Finally, in 2018, Helmuth was able to return to Iraq and visit the best-preserved section of the marshes, which had been designated a World Heritage site by the United Nations Educational, Scientific, and Cultural Organization two years earlier. And more importantly, two researchers from the University of Basrah were able to visit Northeastern’s Marine Science Center in Nahant as part of a program funded by the United States Agency for International Development.
Visitors from Basra
Jihad Alzewar arrived in Boston last October. Abdul Amer Jassim, whose travel plans were delayed when the U.S. consulate closed because of a bombing in early September, joined him a week later.
“We’re trying to make a connection between the information and the experiments here and translate it to our own environment,” said Jassim, who is the head of the marine biotechnology laboratory at the University of Basrah.
In a whirlwind two weeks, the two scientists learned to extract and preserve DNA samples, built sensors to take environmental measurements, and designed experiments to monitor specific species as indicators of environmental health. They also attended a series of seminars led by scientists at the Marine Science Center and the Ocean Genome Legacy Center, many of which were recorded or live-streamed for other faculty in Basra.
“We want to give them information, not tell them how to do things,” said Dan Distel, who is the director of the Ocean Genome Legacy Center. “They’re perfectly capable of that themselves.”
Distel, along with Helmuth and others, have proposed setting up a collection of DNA samples at the University of Basrah to preserve the unique biodiversity found in the marshes. Distel also hopes to help Jassim add genetic analysis to the Iraqi’s description a little-known species of parasitic barnacle.
“Long term, I’d really like to see us exchanging students,” Helmuth said. “I’m serving on some of their students’ dissertation committees. I’d love to see them collaborating with our students here.”
One step forward and two steps back
The water problems in southern Iraq are getting worse.
Drought, climate change, and dams upriver in Syria and Turkey have further reduced the amount of water flowing down to the marshes. This decreased flow is allowing salt water from the Persian Gulf to creep up to the marshes through the Shatt al-Arab river, which links the Tigris and Euphrates to the Gulf and is the main source of water for Basra. Salinity is rising in the marshes and the water in Basra is now too salty (and too polluted) to drink.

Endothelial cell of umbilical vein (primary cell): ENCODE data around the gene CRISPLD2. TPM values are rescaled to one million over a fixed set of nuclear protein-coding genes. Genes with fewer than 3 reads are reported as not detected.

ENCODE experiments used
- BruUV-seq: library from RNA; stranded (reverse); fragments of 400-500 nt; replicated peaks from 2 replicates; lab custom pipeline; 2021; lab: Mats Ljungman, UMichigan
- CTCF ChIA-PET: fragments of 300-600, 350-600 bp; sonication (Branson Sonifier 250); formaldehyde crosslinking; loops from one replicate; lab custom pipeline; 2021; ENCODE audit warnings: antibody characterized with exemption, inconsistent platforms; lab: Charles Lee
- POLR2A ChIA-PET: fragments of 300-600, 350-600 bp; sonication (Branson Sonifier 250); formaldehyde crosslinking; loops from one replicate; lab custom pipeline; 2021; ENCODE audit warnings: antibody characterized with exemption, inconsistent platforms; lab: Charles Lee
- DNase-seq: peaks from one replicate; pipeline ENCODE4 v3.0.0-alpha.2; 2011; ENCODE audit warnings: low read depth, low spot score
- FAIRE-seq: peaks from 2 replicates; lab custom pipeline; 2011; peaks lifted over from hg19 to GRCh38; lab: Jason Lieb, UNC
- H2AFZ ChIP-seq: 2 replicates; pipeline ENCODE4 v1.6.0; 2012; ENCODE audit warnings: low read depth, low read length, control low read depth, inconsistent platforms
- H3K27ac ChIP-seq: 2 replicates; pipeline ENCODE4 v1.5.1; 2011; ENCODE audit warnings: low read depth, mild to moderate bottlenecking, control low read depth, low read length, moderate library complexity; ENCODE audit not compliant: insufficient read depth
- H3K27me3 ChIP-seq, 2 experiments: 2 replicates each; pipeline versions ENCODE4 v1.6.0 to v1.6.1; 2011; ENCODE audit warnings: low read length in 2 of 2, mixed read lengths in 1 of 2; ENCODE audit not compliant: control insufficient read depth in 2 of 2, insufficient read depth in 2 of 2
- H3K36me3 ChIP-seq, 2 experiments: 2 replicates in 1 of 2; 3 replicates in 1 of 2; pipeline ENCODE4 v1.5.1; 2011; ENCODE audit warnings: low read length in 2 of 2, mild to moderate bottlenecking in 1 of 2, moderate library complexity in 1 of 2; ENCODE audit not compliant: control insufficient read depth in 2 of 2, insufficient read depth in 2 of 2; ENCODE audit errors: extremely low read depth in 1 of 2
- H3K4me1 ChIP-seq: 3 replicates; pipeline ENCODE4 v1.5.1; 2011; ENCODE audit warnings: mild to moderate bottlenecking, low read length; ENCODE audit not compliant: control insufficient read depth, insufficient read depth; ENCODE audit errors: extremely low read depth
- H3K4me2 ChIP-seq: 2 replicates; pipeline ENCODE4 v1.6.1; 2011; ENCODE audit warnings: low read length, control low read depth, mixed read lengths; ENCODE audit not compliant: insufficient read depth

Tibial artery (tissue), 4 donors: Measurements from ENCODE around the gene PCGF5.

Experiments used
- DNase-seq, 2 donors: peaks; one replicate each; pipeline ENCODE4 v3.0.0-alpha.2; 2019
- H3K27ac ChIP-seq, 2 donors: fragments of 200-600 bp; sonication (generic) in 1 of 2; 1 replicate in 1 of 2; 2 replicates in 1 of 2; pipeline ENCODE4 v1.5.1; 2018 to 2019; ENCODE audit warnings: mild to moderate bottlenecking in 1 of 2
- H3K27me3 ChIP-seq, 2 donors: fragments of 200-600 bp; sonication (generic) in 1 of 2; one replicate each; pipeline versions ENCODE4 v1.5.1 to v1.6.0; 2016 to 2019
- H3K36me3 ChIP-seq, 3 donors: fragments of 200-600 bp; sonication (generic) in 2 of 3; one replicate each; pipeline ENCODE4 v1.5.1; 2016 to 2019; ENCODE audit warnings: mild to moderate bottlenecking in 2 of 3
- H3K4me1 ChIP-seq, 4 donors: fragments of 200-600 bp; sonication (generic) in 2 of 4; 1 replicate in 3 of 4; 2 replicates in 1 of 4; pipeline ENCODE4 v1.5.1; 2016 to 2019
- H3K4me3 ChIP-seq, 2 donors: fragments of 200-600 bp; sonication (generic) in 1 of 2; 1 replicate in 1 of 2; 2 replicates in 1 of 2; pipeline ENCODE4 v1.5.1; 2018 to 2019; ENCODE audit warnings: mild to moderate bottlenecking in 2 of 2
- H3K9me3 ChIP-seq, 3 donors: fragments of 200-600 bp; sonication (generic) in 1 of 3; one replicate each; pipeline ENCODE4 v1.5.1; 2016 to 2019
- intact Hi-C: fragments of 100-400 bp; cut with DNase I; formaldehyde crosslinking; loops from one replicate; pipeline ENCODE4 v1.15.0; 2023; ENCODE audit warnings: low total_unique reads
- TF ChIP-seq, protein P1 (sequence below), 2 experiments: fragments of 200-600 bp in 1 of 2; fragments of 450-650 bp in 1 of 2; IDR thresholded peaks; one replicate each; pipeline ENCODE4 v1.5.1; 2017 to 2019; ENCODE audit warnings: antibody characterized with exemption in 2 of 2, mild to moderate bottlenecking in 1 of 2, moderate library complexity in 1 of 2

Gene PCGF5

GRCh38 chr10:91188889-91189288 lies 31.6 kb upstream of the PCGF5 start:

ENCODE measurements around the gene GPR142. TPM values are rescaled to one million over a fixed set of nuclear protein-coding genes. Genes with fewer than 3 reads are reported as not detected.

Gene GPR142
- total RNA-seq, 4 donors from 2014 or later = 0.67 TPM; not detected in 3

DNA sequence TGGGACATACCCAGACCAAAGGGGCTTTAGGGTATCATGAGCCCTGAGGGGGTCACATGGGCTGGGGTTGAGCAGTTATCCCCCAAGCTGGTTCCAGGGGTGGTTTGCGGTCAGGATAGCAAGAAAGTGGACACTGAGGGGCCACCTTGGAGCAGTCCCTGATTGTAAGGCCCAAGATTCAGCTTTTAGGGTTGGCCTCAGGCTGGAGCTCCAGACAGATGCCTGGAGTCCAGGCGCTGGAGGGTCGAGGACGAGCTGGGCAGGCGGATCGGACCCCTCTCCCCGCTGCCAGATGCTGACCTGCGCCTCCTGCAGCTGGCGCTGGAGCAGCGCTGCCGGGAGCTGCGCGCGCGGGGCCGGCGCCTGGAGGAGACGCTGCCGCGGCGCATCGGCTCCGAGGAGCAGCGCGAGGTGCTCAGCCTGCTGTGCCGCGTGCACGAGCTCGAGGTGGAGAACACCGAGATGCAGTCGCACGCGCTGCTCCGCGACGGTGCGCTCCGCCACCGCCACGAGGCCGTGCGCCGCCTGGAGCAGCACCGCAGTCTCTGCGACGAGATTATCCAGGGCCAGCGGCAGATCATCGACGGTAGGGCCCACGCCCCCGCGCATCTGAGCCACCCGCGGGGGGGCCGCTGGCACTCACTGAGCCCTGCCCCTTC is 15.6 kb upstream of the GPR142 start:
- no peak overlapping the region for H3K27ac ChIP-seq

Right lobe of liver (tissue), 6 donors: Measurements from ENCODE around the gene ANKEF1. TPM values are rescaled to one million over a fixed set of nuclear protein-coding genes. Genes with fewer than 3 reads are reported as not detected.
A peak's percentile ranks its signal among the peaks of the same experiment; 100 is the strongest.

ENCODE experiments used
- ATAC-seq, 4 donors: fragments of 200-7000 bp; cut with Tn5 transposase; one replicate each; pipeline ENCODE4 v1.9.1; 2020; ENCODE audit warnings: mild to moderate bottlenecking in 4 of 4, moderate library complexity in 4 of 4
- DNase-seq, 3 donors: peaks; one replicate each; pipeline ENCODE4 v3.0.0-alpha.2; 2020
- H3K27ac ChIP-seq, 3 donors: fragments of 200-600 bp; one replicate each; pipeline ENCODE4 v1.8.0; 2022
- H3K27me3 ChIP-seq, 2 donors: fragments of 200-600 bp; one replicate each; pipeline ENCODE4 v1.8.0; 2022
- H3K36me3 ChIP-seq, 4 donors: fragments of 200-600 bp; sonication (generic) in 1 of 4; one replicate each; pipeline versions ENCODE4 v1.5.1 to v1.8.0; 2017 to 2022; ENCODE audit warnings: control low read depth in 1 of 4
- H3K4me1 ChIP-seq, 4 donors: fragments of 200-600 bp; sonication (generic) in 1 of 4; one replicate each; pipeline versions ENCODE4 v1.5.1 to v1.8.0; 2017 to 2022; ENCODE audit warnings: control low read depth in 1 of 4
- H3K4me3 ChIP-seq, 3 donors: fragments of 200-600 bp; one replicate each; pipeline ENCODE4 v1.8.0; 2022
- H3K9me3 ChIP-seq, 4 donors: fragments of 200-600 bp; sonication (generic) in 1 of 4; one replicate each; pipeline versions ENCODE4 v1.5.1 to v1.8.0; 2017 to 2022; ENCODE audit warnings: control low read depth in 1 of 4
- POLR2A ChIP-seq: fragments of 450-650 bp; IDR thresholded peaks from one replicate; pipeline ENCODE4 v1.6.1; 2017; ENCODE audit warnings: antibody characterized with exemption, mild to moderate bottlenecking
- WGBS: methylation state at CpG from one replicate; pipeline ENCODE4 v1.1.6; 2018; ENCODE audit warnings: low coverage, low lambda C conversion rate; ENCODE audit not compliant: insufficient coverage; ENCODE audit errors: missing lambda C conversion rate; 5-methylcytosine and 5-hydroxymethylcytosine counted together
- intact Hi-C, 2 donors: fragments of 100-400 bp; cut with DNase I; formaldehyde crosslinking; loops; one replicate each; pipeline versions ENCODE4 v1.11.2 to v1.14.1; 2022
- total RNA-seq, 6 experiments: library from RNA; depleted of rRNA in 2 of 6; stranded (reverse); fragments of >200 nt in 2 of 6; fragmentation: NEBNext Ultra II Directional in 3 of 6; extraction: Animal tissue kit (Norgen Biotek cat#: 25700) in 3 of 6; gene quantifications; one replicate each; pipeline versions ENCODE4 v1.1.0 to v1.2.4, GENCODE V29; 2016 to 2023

“A lot of people have died due to violence because of the lack of potable water. Dysentery is now running rampant,” Helmuth said. “And ecologically, there are all these species marching up into the Shatt al-Arab at the same time as the marshes are drying up.”
The Iraqi government is looking to Fawzi and her colleagues for a plan to deal with the water crisis in Basra. They’ve had to put some of the marsh work on hold. Helmuth is doing his best to support them, having Northeastern students search for historical data and potential solutions, and connecting the Iraqis with faculty in civil and environmental engineering.
The current problems in Basra are tangled up in thousands of years of politics and culture in the region. Fixing them is a slow, and often messy, process. But environmental progress typically is, Helmuth said.
“I think we all go into these situations expecting that we’re going to make this huge change all at once. That we’ll run in, deliver western knowledge, fix everything, and then leave,” Helmuth said. “But all this stuff is really incremental. You don’t start making the big changes until you’ve invested that time and energy in getting to know somebody and establishing mutual respect.”
Fawzi agreed. “Building this relationship has really made a huge difference,” she said. “It’s bringing Iraq to the map, to the scientific world.”